Let the random variable X represent your return on the first investment. If I understood the problem description correctly, then there are two possibilities -- either X takes the value -$5000 (you invest $5000 but the investment doesn't "pay off") or X takes the value $20000 (you earn $25000 less your initial investment).
If X is a random variable taking one of n values x1,..., xn then the expected value is:
E[X] = x1 P(X = x1) + ... + xn P(X = xn)
so for this problem
E[X] = -$5000 · P(X = -$5000) + $20000 P(X = $20000)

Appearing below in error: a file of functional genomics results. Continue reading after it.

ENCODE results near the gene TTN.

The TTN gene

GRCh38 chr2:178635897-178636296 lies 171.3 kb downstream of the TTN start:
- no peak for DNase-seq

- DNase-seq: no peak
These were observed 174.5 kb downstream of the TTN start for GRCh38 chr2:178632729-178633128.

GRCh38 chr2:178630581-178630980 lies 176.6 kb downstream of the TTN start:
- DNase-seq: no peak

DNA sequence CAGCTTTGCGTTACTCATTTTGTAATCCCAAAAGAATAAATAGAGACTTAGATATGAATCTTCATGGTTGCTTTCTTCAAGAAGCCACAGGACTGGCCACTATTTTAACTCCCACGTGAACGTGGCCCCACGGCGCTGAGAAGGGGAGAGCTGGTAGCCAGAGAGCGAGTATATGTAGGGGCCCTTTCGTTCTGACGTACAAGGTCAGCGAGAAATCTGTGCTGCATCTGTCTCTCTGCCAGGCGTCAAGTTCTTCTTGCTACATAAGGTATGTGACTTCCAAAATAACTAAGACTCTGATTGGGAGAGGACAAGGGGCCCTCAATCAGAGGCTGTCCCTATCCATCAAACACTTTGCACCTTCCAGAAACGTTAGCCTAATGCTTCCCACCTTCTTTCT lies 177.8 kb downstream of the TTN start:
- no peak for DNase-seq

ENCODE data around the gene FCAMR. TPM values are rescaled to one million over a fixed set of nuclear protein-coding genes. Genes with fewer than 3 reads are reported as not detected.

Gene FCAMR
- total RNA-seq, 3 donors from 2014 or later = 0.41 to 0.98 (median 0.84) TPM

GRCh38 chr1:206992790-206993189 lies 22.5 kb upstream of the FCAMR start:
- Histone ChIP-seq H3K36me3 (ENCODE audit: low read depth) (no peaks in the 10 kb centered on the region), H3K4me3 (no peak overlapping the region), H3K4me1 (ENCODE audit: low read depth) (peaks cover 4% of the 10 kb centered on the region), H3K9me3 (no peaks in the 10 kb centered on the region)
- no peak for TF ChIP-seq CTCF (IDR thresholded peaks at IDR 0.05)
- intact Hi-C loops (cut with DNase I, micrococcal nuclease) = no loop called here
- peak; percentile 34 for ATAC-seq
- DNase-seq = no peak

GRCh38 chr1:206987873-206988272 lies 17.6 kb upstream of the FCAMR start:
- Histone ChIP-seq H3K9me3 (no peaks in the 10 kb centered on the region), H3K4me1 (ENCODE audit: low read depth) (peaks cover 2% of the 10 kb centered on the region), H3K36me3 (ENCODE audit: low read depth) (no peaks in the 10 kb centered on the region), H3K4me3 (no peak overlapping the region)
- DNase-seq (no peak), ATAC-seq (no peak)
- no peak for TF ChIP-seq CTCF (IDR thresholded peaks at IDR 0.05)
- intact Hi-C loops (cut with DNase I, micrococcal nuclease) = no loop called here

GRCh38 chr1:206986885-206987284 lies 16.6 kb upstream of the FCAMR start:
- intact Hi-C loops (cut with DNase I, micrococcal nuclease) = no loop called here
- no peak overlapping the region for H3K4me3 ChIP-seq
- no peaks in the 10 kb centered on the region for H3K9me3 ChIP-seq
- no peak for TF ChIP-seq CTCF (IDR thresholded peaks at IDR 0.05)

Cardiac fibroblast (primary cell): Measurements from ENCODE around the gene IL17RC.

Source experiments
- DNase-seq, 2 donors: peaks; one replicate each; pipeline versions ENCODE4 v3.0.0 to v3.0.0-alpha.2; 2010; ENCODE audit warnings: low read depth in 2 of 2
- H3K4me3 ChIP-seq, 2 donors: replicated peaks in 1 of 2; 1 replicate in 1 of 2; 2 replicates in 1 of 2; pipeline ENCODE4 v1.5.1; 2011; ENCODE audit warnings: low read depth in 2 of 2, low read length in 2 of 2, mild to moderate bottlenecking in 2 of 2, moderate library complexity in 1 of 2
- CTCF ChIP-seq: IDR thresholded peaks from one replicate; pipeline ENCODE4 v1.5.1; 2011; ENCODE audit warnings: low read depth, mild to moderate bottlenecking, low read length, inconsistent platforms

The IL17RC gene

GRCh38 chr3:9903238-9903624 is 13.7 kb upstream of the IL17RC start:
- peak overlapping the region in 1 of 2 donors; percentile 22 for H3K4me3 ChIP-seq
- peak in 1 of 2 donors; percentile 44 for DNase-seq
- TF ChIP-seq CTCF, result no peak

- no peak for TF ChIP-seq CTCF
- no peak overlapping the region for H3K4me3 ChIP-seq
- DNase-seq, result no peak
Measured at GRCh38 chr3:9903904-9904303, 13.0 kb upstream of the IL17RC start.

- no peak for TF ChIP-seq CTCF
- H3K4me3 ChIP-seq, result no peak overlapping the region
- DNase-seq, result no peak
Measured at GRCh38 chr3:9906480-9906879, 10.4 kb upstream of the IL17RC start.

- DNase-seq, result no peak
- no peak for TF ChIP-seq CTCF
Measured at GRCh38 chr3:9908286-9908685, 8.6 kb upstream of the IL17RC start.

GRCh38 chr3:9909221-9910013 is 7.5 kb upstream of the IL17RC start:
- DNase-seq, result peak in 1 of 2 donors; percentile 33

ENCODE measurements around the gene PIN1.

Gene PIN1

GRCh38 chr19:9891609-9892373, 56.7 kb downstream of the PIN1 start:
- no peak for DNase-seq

= -$5000 · (7/10) + $20000 * (3/10)
Similarly, if Y represents the return on the second investment, then Y = -$2000 or Y = $8000 and
E[Y] = -$2000 · P(Y = -$2000) + $8000 P(Y = $8000)
= -$2000 · (3/5) + $8000 · (2/5)
Since E[X] > E[Y], you should choose the first investment opportunity.
All this is based on the assumption you can't get your initial investment back -- if you could then it would change your answer.